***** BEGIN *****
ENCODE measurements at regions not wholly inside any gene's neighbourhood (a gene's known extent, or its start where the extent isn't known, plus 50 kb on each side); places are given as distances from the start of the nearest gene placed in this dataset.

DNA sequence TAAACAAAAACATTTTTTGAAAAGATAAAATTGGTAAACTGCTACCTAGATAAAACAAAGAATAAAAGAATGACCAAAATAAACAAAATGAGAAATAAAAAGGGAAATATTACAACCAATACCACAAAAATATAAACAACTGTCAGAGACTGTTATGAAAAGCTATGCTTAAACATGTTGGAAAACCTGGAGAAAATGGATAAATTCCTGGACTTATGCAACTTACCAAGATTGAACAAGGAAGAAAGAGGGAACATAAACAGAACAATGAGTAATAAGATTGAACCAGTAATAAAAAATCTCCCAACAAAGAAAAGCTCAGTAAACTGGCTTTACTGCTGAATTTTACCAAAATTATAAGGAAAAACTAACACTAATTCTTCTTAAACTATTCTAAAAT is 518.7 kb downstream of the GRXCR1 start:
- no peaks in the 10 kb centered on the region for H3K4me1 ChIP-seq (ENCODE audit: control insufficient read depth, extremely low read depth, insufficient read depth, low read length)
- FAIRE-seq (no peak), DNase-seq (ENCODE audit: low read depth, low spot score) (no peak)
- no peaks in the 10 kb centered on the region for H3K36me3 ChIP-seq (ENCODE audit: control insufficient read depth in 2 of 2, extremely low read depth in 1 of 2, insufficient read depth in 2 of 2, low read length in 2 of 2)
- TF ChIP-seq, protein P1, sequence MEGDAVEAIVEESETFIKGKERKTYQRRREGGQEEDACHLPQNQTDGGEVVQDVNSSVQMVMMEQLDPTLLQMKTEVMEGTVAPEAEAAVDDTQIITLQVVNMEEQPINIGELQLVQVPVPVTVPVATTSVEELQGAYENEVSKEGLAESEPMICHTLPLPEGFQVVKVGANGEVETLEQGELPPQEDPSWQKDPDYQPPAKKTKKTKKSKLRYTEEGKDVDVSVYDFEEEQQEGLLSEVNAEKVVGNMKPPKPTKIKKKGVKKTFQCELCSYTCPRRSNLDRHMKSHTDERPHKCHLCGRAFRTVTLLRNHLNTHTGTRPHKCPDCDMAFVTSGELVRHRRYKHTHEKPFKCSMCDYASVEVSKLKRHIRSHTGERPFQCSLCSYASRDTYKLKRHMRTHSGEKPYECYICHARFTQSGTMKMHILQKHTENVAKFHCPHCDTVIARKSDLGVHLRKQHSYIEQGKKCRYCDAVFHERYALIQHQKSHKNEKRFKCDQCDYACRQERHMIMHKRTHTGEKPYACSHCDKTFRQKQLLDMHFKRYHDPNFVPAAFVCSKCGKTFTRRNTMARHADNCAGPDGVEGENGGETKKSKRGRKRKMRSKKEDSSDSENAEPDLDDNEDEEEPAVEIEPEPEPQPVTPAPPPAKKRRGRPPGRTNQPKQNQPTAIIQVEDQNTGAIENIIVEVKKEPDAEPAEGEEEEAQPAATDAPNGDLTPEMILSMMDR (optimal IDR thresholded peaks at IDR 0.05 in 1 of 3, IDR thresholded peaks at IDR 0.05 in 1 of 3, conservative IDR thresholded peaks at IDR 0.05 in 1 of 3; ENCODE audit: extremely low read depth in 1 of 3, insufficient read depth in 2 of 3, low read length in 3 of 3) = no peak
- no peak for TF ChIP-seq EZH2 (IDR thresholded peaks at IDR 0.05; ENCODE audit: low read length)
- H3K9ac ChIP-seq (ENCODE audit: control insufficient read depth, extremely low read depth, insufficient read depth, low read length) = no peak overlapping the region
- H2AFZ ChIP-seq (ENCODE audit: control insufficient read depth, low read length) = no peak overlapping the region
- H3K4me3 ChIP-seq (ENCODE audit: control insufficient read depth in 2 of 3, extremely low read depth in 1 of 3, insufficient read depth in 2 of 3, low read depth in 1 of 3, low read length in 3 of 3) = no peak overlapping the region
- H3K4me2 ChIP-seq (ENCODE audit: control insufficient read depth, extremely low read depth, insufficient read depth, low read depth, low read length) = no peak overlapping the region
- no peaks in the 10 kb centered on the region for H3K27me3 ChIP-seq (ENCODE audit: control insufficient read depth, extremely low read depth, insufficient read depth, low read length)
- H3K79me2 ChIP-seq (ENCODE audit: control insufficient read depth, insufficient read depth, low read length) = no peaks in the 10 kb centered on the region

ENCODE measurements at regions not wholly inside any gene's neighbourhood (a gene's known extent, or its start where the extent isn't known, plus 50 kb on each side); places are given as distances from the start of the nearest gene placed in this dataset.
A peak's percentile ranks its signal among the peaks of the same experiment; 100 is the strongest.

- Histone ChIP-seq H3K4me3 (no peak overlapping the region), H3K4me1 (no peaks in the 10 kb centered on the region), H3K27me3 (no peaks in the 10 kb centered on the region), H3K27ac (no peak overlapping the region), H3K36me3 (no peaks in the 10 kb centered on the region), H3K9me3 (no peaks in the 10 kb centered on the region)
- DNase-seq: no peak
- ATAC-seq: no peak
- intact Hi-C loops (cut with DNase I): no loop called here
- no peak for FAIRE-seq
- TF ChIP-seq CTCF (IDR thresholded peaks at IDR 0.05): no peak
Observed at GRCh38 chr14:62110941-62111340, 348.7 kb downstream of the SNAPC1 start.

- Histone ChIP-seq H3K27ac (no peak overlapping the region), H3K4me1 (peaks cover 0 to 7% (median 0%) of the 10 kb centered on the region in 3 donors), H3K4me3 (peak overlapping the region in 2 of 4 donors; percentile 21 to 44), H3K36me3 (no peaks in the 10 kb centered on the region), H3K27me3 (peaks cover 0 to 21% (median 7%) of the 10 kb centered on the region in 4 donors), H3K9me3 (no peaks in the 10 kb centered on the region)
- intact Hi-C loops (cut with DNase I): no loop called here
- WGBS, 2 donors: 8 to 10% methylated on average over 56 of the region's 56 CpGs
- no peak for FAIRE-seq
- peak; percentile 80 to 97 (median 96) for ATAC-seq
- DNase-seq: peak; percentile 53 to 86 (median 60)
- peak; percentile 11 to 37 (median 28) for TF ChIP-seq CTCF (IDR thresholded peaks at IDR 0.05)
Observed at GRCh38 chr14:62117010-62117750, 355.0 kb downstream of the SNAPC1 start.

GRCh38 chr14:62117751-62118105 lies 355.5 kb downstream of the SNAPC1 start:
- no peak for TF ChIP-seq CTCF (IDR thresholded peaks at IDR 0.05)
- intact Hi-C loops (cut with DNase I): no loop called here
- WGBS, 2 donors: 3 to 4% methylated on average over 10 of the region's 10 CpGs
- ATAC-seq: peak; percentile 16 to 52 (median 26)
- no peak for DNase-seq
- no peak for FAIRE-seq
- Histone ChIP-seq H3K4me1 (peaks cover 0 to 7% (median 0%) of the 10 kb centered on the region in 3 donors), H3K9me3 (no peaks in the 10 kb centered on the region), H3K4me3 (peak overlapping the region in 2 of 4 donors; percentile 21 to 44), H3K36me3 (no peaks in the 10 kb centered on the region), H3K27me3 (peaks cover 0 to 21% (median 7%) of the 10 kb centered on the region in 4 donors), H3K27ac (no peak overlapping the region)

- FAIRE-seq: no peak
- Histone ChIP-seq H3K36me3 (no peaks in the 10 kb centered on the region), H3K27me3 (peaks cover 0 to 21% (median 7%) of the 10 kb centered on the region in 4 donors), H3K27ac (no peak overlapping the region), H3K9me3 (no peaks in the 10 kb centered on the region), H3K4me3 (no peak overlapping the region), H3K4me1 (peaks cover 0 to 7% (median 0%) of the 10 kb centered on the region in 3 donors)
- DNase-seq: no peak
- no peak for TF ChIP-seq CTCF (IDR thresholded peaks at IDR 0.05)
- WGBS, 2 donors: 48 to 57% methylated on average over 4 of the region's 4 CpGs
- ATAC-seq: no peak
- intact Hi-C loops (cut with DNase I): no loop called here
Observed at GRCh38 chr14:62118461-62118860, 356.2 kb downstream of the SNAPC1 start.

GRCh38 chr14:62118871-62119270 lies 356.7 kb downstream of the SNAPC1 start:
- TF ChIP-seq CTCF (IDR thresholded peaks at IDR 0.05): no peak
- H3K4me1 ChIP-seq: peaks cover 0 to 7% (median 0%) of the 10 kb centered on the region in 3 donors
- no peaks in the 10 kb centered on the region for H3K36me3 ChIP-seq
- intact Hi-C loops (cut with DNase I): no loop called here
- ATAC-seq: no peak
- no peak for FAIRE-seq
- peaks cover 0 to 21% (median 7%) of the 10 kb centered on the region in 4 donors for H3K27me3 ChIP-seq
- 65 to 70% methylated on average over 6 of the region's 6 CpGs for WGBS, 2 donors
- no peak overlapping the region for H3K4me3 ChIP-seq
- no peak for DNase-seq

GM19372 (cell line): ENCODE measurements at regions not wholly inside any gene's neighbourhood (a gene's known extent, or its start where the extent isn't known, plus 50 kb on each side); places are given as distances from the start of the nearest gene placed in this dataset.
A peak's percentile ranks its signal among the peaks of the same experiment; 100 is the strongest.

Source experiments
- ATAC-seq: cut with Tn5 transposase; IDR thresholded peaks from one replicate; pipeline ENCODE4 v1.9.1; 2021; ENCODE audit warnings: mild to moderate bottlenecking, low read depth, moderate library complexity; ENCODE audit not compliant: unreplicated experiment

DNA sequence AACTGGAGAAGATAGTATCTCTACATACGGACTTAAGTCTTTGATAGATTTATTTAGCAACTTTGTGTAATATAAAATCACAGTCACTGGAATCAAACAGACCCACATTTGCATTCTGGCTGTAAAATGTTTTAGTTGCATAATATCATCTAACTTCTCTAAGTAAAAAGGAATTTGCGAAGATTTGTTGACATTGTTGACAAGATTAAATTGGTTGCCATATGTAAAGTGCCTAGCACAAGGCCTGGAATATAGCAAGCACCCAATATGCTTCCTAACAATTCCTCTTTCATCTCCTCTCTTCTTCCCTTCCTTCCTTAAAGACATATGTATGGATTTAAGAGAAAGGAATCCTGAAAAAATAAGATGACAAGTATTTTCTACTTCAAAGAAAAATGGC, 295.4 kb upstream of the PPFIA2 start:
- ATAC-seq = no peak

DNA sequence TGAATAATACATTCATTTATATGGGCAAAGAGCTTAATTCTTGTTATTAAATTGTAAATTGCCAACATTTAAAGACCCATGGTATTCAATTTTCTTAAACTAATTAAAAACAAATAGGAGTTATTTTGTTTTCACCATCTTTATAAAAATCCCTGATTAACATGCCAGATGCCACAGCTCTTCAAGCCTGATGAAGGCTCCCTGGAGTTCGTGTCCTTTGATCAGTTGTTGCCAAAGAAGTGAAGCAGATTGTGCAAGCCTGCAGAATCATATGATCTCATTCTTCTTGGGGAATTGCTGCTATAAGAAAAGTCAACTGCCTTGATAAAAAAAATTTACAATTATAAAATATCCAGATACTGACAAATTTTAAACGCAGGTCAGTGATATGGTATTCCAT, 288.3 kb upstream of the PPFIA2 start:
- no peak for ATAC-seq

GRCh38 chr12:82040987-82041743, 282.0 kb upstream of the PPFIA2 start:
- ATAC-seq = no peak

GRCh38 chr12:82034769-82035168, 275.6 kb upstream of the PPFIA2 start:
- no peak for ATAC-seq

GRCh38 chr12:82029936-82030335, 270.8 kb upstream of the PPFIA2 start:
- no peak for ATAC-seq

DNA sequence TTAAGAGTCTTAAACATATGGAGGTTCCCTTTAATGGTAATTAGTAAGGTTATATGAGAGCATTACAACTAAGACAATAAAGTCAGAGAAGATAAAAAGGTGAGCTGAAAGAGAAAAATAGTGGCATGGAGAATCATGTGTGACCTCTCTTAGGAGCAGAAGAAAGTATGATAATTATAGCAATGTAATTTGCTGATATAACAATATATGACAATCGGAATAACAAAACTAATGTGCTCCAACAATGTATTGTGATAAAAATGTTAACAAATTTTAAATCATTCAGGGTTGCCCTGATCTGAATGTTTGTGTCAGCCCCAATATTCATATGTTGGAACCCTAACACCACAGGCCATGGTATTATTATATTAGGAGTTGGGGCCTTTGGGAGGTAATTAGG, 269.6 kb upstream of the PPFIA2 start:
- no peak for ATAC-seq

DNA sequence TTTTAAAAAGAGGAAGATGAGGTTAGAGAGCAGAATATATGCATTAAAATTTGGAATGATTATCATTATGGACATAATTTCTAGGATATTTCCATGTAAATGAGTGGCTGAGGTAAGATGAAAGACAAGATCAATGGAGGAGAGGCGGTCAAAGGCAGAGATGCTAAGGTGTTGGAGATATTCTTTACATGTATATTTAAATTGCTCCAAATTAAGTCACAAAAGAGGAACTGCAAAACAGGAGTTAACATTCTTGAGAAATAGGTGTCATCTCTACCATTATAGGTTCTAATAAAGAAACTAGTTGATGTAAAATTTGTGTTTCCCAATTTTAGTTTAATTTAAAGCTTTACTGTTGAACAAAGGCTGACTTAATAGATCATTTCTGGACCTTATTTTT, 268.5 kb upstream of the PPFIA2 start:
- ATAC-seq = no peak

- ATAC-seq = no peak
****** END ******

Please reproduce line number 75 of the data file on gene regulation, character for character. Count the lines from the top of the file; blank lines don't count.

- ATAC-seq = no peak